: Toyota Motor Corp sales dropped 16 percent in January as the
automaker reeled from a massive recall and rivals Ford Motor Co and General
Motors Corp surged past it in the US
market share fell to its lowest level since January 2006 and its monthly sales
dropped below 100,000 vehicles for the first time in more than a decade.
Overall auto sales rose 6 percent from a
year earlier, powered by revived purchases by rental car companies which had
dropped out of the market a year earlier due to tight credit and concerns about
a deepening slump in the economy.
Fears of an extended sales slump pushed Toyota
's shares down 3.7 percent in a flat market in Tokyo
, compounding a
slide that has sent the stock down 17 percent since its recall was announced on
sales spun into reverse, Ford and Hyundai Motor Co emerged as the big winners,
each posting 24 percent sales gains.
In one telling benchmark, the Ford brand
Scion and Lexus on a combined basis. GM's volume-leading Chevrolet brand also topped
"Auto sales and market share is kind
of like a high-speed road race and if you get caught up in the gravel on the
shoulder you can get passed really fast, and essentially that is what happened
to Toyota," Autoconomy analyst Erich Merkle said.
"Right now we have to find out how
long it is going to take them to get back on pavement again," Merkle said.
Investors in Tokyo
were also trying to gauge the long-term impact of the recall, as well as the
weight of Toyota
surplus production capacity on profitability.
"The possibility that the impact will
last two to three years is low, but that doesn't mean we're rushing in to buy Toyota
now -- there are
too many unknowns," said Akihiro Tsunoda, senior investment manager at
Sompo Japan Asset Management.
's weak sales report came as US Transportation Secretary Ray LaHood
took a harder line with the automaker for what he said was a slow response to
"We're not finished with Toyota
," LaHood said.
US government officials said Toyota
could face both an
unusual civil penalty because of the recall and an expanded probe that would
focus on electric controls. Either development could further damage the
Japanese automaker's reputation for quality and cast a shadow over its results.
said its US
sales had been meeting company projections until the last week of January when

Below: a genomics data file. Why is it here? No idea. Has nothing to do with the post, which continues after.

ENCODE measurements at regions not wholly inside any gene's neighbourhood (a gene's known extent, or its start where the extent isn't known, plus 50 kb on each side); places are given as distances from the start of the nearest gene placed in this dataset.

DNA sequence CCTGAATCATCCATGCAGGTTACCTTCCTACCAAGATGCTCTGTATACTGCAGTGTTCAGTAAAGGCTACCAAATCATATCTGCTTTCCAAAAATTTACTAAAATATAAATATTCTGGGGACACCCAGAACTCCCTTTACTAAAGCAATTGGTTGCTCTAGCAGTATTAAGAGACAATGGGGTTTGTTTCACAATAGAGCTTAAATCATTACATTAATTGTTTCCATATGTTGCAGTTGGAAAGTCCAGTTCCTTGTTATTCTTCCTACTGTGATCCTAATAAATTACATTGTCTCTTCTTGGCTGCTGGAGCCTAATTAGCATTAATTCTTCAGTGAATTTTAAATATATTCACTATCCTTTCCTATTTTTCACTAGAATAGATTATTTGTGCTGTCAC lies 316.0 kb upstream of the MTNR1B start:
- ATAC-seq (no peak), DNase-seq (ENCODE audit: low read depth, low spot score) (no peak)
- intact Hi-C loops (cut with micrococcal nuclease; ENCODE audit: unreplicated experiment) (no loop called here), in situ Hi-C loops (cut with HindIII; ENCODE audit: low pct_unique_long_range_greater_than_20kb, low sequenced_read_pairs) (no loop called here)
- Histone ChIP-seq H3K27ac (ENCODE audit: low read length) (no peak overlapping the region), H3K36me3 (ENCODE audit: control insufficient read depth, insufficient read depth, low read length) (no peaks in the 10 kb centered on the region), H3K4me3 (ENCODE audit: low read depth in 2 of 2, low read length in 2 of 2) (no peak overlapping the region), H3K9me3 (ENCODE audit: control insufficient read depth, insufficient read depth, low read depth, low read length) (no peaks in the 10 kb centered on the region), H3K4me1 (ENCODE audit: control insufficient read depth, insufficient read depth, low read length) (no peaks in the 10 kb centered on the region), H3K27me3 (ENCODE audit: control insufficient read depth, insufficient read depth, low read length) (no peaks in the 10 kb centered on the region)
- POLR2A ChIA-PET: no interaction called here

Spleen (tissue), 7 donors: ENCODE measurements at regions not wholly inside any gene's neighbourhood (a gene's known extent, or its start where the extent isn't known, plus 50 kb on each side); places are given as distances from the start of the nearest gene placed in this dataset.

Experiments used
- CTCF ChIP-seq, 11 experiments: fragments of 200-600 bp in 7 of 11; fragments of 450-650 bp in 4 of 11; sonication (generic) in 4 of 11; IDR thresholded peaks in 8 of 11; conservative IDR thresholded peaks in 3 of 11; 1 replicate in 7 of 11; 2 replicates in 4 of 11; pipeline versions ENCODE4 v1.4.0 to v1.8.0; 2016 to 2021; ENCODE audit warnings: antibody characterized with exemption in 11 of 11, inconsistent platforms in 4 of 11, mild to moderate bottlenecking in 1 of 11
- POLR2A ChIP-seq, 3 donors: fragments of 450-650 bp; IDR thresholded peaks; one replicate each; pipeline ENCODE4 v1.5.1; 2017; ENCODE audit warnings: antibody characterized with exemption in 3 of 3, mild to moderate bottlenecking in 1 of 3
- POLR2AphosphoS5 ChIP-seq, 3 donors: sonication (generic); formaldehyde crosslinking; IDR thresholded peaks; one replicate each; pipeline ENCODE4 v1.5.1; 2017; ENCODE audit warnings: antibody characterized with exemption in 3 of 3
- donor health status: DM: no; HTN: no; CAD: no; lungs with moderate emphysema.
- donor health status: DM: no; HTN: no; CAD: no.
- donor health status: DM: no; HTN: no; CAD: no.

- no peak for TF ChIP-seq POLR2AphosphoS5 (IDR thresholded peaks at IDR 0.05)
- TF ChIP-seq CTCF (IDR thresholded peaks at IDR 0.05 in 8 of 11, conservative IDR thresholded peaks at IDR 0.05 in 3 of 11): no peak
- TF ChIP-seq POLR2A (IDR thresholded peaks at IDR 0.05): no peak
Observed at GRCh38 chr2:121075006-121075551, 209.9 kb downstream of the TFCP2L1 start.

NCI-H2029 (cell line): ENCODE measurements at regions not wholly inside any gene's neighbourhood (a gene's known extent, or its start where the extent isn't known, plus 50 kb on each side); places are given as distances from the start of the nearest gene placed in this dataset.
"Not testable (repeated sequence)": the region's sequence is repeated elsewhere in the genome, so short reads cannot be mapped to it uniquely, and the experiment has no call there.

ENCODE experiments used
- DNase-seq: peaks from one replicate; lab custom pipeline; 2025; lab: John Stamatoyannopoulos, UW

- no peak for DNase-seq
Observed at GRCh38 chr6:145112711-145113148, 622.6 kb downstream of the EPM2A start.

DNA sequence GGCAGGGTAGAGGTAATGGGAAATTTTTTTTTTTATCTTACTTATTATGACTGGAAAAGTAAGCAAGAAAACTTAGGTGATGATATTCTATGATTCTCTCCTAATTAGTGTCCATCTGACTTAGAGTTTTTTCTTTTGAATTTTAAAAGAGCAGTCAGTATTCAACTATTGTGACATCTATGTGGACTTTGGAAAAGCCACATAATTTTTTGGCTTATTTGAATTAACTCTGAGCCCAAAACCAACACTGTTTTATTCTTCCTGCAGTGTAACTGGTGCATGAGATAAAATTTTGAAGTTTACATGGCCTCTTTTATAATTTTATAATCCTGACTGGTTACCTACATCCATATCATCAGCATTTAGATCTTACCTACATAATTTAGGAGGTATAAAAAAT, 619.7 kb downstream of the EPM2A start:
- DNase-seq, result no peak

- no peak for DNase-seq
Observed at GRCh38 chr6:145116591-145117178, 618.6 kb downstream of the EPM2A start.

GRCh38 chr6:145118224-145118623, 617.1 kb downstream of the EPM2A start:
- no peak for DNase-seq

it was forced to take the unprecedented action of turning away customers for
many of its best-selling vehicles.
Eight of Toyota
19 models -- about 60 percent of the carmaker's US
inventory -- could not be sold
because of faulty accelerators during the crucial last week of the month, the
peak time for auto sales.
That cost Toyota
almost 20,000 sales of cars and light
trucks, executives estimated. That would represent more than $500 million in
lost revenue during the last week of January based on average vehicle sale
In addition, Toyota
faces costs of $250 million for its
first set of repairs under recall. The total cost of the recall would easily
top $1 billion to Toyota
and could deepen in the weeks ahead, analysts have said.
Gm Sales Up
Nissan Motor Co appeared to benefit from Toyota
's woes as its
sales rose 16 percent. GM's rose 14 percent.
Honda Motor Co, which made a point of not
following its rivals in targeting Toyota
customers, saw its sales drop 5 percent.
Chrysler, still the industry's weakest
player, posted a sales drop of 8 percent. Chrysler, now controlled by Fiat SpA,
has seen sales fall for 25 consecutive months.
market share ticked up to 16
percent in January. Toyota
which had 17 percent market share in 2009, saw its share fall to just above 14
chief, Bob Carter, said sales for Toyota
models outside the recall appeared to have dodged the fallout from the safety
action but cautioned that that could change. "I'm not underestimating the
confusion," he said.
Ford shares ended the day more than 2.4
percent higher. The stock has posted an eight-fold gain over the past year.
"We consider Ford as one of the
companies best-positioned to benefit from Toyota
tribulations but see others looking to gain too," Standard & Poor's
equity analyst Efraim Levy said.
A major factor behind Ford's gain was that
sales to fleet operators including rental companies more than doubled,
accounting for about 37 percent of its overall sales.
Retail sales through Ford showrooms were
down 5 percent, in line with what analysts and executives have said was a slow
month for an industry still facing an unsteady recovery.
"We should not expect the road to
recovery to be smooth," said Ford economist Emily Kolinski Morris.
GM's results were also buoyed by fleet
sales, which rose to 29 percent of total sales, from 25 percent last year.
Partly as a result, GM's US market share
jumped to almost 21 percent, from 15 percent a year earlier when the automaker
had been hit by consumer concern about its US government bailout.
Industry-wide sales were 10.78 million
vehicles in January on an annualised basis, according to industry-tracking
service Autodata. GM said it expected Toyota
troubles had cut 200,000 vehicles from that annualized sales rate.
Sales had been 9.6 million a year earlier
and 11.2 million in December, when showroom traffic was supported by year-end
incentives and an expiring tax credit.
Analysts expect 2010 sales in the US
market -- now the second-largest vehicle
market behind China
-- to recover above 11 million sales compared with a 27-year-low of 10.4
million unit sales in 2009.
First Published: Wednesday, February 3, 2010, 12:31